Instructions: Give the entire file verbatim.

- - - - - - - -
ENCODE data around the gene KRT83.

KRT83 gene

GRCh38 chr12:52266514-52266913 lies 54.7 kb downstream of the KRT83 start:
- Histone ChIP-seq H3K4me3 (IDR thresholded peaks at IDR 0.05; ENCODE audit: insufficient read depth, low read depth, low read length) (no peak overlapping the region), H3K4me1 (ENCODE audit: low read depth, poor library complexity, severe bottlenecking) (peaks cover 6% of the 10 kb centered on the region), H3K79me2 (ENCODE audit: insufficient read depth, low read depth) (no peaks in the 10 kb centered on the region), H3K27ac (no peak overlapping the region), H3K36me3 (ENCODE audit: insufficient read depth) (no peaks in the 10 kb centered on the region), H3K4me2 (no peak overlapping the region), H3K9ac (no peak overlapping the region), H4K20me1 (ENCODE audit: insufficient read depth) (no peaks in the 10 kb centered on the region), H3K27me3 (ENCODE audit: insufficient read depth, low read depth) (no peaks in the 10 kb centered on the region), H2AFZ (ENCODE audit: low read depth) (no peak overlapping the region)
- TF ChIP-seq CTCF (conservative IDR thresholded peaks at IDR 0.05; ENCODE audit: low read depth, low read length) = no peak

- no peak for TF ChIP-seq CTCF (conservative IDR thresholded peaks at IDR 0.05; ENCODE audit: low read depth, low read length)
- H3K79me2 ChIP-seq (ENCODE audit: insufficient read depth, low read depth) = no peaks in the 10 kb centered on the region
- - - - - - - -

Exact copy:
ENCODE data around the gene KRT83.

KRT83 gene

GRCh38 chr12:52266514-52266913 lies 54.7 kb downstream of the KRT83 start:
- Histone ChIP-seq H3K4me3 (IDR thresholded peaks at IDR 0.05; ENCODE audit: insufficient read depth, low read depth, low read length) (no peak overlapping the region), H3K4me1 (ENCODE audit: low read depth, poor library complexity, severe bottlenecking) (peaks cover 6% of the 10 kb centered on the region), H3K79me2 (ENCODE audit: insufficient read depth, low read depth) (no peaks in the 10 kb centered on the region), H3K27ac (no peak overlapping the region), H3K36me3 (ENCODE audit: insufficient read depth) (no peaks in the 10 kb centered on the region), H3K4me2 (no peak overlapping the region), H3K9ac (no peak overlapping the region), H4K20me1 (ENCODE audit: insufficient read depth) (no peaks in the 10 kb centered on the region), H3K27me3 (ENCODE audit: insufficient read depth, low read depth) (no peaks in the 10 kb centered on the region), H2AFZ (ENCODE audit: low read depth) (no peak overlapping the region)
- TF ChIP-seq CTCF (conservative IDR thresholded peaks at IDR 0.05; ENCODE audit: low read depth, low read length) = no peak

- no peak for TF ChIP-seq CTCF (conservative IDR thresholded peaks at IDR 0.05; ENCODE audit: low read depth, low read length)
- H3K79me2 ChIP-seq (ENCODE audit: insufficient read depth, low read depth) = no peaks in the 10 kb centered on the region